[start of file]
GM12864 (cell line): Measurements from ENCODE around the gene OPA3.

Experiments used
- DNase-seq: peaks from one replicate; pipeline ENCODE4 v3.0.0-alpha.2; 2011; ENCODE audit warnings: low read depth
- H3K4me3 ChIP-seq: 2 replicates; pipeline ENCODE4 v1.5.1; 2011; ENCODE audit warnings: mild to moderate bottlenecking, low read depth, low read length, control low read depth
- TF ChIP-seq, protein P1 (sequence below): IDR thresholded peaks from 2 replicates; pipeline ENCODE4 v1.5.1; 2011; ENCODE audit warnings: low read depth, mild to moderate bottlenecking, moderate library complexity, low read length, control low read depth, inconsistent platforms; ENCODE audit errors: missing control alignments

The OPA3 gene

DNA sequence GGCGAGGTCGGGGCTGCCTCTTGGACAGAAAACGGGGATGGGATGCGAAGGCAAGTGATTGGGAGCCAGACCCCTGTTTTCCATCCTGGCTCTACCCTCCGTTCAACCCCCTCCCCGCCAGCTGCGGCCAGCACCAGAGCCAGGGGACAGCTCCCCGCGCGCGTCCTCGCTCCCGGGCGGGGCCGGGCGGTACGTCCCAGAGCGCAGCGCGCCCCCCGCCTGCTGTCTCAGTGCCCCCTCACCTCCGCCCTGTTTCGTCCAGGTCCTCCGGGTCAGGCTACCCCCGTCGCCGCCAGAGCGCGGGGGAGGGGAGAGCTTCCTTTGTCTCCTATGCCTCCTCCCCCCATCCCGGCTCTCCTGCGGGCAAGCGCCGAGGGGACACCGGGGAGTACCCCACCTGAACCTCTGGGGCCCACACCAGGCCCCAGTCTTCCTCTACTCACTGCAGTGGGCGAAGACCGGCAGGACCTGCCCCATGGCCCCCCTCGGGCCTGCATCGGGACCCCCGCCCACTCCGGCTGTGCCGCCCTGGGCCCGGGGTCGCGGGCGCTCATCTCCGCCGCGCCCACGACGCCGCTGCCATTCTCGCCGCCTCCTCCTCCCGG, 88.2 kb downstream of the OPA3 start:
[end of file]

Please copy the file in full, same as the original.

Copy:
GM12864 (cell line): Measurements from ENCODE around the gene OPA3.

Experiments used
- DNase-seq: peaks from one replicate; pipeline ENCODE4 v3.0.0-alpha.2; 2011; ENCODE audit warnings: low read depth
- H3K4me3 ChIP-seq: 2 replicates; pipeline ENCODE4 v1.5.1; 2011; ENCODE audit warnings: mild to moderate bottlenecking, low read depth, low read length, control low read depth
- TF ChIP-seq, protein P1 (sequence below): IDR thresholded peaks from 2 replicates; pipeline ENCODE4 v1.5.1; 2011; ENCODE audit warnings: low read depth, mild to moderate bottlenecking, moderate library complexity, low read length, control low read depth, inconsistent platforms; ENCODE audit errors: missing control alignments

The OPA3 gene

DNA sequence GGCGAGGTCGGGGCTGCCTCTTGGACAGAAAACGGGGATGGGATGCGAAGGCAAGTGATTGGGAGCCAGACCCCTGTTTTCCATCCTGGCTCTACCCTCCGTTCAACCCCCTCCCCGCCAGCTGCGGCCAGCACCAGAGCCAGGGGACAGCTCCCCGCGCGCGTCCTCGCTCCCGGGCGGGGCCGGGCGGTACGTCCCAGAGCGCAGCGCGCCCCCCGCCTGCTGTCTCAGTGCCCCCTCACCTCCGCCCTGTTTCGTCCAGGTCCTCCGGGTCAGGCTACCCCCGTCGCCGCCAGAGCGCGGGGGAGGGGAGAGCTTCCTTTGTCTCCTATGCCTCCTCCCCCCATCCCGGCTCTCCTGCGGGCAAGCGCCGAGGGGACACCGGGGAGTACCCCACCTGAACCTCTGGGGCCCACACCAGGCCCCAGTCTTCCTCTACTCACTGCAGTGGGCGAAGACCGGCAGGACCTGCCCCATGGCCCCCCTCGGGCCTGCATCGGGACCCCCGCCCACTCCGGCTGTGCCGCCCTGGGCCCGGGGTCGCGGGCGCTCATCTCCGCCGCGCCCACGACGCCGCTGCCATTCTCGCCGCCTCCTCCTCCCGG, 88.2 kb downstream of the OPA3 start: